** A comment on Dr Jonathan Ball. I was especially disappointed by Doctor Ball’s comments on the program. He observed of Curtis’ recovery that, “It is astonishing. It is inspirational. Across all neurological operations there are a handful of patients that you remember, who are the people who keep you doing what you do. And Curtis is in the handful of patients who are the inspiration to keep me doing what I do.” This may be true, and neurosurgery may well be a largely impersonal discipline – and no doubt Curtis is a memorable young man. But whether he intended it or not, what Dr Ball implied was that none of the other patients that have been in his care are worth remembering (or even worth operating on). I, for one, am glad I had more compassionate doctors supervising my recovery.

There’s nothing like nudity to cement friendship

On Thursday and Friday of last week I was invited to speak in Melbourne at the CBM/Luke 14 conference, Honest Conversations: Disability and Authentic Christian Community. Its highlights were too numerous to mention, so let me instead tell the story of my Saturday.

I woke up to the phone alarm of my carer, Lauren, who was sleeping in the bed nearby. A little strange, perhaps (at least that’s what her boyfriend thought – but I’m really not much of a threat), but it’s both cheaper and safer to have someone to share the room. We were staying at the Ibis, Glen Waverley, one of the few motels that could accommodate my needs. But the disabled room was crowded – a single and hospital bed, a hoist, wheelchair, commode, and suitcases – so that Lauren had to play a game of Tetris, moving the detritus around to get me out of bed. My teenage boys call Lauren “the hot carer”, and she is short and slim, especially when measured against my lanky and overweight frame; 45 kg to my 100. It beggars imagination that she can womenhandle my body around, but she’s more powerful than she looks, and has proven up to the task on the previous two days.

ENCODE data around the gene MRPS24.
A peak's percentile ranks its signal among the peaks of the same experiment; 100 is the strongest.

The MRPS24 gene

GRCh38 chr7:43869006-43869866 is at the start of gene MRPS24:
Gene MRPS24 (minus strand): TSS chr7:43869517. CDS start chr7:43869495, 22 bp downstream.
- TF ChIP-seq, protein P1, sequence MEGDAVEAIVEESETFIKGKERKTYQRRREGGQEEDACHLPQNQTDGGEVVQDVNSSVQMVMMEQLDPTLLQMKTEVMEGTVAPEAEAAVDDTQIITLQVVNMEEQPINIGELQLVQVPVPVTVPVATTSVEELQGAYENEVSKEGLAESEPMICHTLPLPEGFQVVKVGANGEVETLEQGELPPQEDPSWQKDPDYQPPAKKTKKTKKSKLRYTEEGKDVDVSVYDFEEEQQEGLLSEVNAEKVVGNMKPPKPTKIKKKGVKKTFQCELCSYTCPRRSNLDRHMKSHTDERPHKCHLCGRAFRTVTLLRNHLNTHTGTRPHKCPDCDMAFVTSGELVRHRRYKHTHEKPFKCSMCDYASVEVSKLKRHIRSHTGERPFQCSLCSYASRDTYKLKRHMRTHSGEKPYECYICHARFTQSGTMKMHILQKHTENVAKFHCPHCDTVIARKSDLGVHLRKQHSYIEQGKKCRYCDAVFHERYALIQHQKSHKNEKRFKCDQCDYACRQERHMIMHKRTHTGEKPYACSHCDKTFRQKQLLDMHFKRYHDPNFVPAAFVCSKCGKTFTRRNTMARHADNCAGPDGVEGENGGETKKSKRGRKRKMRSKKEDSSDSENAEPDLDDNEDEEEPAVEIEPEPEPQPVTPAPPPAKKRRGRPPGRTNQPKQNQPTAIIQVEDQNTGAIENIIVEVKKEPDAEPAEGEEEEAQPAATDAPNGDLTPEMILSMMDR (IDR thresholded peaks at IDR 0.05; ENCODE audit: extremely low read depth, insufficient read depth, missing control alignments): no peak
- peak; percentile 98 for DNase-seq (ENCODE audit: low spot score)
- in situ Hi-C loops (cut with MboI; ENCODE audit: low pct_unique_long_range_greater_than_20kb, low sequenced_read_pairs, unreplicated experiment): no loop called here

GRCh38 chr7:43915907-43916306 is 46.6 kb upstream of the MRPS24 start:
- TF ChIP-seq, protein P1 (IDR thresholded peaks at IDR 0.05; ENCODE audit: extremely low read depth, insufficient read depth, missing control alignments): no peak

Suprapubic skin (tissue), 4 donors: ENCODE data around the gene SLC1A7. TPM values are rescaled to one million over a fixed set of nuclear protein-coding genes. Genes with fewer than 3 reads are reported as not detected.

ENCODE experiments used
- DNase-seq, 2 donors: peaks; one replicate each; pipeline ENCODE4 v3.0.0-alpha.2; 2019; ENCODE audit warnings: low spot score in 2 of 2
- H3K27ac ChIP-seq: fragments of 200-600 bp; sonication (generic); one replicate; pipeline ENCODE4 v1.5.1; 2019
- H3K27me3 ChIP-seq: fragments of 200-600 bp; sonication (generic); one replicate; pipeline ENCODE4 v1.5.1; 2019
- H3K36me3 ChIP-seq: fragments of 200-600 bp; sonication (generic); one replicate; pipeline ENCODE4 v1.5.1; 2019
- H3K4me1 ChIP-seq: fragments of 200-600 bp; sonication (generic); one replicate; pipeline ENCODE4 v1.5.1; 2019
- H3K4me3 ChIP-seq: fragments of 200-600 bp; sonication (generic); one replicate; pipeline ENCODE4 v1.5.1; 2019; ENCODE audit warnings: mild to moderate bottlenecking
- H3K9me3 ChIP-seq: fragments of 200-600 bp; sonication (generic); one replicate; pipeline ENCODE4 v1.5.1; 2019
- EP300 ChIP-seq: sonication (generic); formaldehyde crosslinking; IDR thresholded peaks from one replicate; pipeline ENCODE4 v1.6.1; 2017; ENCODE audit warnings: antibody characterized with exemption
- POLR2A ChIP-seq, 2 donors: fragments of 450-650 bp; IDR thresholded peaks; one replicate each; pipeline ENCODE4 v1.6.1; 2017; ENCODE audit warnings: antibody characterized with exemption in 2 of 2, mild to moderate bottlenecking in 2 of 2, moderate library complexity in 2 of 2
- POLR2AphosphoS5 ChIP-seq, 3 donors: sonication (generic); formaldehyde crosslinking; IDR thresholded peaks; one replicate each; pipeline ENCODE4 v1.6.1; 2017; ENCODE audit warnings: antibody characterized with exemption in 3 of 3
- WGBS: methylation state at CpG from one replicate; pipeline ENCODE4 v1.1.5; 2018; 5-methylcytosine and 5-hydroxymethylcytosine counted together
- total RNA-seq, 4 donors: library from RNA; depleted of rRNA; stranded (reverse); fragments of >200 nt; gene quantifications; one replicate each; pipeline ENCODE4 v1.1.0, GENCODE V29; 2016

Today, though, she looked tired, queasy even, but got on with the task without complaint. with the covers ripped off, I was rolled one way then the other, and the sling was placed behind my back. Then I was hoisted, and Lauren dragged me, straining, across the carpet to the commode. Without warning, she bent over, groaned, ran to the bathroom and puked.